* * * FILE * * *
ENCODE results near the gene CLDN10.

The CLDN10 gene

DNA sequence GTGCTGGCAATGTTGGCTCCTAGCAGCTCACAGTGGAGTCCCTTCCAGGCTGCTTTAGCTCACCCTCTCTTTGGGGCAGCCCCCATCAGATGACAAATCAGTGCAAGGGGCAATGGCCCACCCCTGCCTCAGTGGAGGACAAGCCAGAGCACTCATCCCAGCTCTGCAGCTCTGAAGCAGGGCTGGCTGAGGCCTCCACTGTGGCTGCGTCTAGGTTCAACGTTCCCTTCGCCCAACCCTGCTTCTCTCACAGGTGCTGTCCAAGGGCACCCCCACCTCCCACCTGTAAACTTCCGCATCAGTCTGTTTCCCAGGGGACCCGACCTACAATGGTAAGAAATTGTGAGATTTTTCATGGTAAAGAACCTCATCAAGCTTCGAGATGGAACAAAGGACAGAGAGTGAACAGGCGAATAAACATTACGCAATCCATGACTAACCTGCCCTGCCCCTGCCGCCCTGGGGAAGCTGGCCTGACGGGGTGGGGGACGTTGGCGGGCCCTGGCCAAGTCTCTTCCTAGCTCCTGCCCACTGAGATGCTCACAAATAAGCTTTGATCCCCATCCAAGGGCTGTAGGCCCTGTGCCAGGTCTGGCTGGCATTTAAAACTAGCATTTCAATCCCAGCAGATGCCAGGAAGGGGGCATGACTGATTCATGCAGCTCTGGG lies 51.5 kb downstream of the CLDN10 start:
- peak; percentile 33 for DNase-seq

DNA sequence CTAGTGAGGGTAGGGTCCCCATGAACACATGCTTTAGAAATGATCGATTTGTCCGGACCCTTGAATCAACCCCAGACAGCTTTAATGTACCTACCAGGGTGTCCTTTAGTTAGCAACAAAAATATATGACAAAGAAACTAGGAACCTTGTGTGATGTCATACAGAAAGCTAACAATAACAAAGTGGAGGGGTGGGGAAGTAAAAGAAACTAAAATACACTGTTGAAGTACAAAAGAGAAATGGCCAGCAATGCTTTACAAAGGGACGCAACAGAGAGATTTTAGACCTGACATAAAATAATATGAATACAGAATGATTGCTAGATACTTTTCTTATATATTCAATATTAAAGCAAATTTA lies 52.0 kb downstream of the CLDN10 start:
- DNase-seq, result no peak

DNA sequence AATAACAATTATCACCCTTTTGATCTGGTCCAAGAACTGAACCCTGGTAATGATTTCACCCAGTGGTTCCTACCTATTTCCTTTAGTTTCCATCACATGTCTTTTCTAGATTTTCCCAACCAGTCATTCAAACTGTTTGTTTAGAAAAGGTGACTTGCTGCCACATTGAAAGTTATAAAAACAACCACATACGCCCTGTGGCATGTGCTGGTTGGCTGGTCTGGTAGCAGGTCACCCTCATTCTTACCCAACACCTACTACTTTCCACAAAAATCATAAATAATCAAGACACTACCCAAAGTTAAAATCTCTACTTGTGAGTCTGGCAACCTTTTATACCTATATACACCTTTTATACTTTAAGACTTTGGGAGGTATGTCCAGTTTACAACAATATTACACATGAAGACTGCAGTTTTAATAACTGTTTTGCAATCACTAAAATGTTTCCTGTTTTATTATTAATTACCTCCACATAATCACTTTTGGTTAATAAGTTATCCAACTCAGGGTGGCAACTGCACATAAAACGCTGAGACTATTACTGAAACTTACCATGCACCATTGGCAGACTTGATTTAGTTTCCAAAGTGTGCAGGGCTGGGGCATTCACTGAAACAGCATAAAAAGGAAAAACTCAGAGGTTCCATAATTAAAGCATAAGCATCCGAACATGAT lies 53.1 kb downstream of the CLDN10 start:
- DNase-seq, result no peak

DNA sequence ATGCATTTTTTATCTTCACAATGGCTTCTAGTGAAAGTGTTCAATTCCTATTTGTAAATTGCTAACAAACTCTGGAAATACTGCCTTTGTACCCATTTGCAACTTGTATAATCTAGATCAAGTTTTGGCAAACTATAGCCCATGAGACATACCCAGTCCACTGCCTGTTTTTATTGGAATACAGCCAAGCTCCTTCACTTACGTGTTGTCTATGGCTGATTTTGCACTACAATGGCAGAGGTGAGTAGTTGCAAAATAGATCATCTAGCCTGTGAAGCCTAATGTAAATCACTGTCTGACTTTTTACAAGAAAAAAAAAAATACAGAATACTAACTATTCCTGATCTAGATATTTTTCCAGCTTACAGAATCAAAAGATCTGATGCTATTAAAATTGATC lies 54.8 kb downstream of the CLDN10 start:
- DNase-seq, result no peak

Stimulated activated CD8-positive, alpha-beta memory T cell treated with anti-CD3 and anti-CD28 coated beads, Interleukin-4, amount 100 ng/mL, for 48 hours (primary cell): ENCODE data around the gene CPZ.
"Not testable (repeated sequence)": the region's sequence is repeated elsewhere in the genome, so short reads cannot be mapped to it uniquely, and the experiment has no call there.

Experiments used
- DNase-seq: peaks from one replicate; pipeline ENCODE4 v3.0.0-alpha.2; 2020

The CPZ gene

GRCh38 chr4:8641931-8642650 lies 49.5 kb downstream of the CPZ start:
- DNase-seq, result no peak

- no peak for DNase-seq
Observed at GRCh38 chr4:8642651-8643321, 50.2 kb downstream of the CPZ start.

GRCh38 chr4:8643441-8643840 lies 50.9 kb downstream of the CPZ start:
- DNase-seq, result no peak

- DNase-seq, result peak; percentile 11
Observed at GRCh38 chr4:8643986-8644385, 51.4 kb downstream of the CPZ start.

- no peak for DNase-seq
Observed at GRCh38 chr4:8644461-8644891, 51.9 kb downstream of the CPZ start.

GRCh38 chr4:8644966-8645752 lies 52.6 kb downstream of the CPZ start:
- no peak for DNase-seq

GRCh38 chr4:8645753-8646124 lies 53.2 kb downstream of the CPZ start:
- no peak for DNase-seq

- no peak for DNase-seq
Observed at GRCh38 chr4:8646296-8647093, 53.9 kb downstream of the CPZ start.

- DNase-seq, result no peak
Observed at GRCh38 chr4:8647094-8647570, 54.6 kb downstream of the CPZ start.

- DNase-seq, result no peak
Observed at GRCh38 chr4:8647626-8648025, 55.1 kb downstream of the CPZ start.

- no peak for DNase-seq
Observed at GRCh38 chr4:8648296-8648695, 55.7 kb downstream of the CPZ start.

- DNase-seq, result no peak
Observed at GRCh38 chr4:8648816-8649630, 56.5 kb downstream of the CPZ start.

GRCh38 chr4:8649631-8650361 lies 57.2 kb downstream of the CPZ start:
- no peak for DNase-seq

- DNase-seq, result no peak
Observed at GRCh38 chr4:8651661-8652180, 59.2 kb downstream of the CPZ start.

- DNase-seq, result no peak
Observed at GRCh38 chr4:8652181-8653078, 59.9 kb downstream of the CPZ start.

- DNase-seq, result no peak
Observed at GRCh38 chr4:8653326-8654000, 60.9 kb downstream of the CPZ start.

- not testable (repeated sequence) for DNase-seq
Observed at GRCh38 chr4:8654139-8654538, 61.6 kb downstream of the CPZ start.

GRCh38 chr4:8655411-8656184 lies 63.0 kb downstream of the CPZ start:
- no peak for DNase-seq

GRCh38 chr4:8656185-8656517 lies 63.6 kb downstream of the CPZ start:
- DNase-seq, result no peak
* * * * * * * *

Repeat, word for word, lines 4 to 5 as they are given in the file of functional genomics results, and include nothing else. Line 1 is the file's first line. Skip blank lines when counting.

- peak; percentile 33 for DNase-seq

DNA sequence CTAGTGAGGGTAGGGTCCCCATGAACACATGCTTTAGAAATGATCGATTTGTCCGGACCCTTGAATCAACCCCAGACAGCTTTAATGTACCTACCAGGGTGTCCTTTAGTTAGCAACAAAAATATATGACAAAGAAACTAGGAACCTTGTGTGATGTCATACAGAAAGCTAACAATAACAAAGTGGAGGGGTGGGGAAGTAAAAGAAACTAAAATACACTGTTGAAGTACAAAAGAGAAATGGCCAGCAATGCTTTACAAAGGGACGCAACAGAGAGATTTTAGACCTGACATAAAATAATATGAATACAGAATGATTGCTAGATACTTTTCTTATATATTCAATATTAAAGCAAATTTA lies 52.0 kb downstream of the CLDN10 start: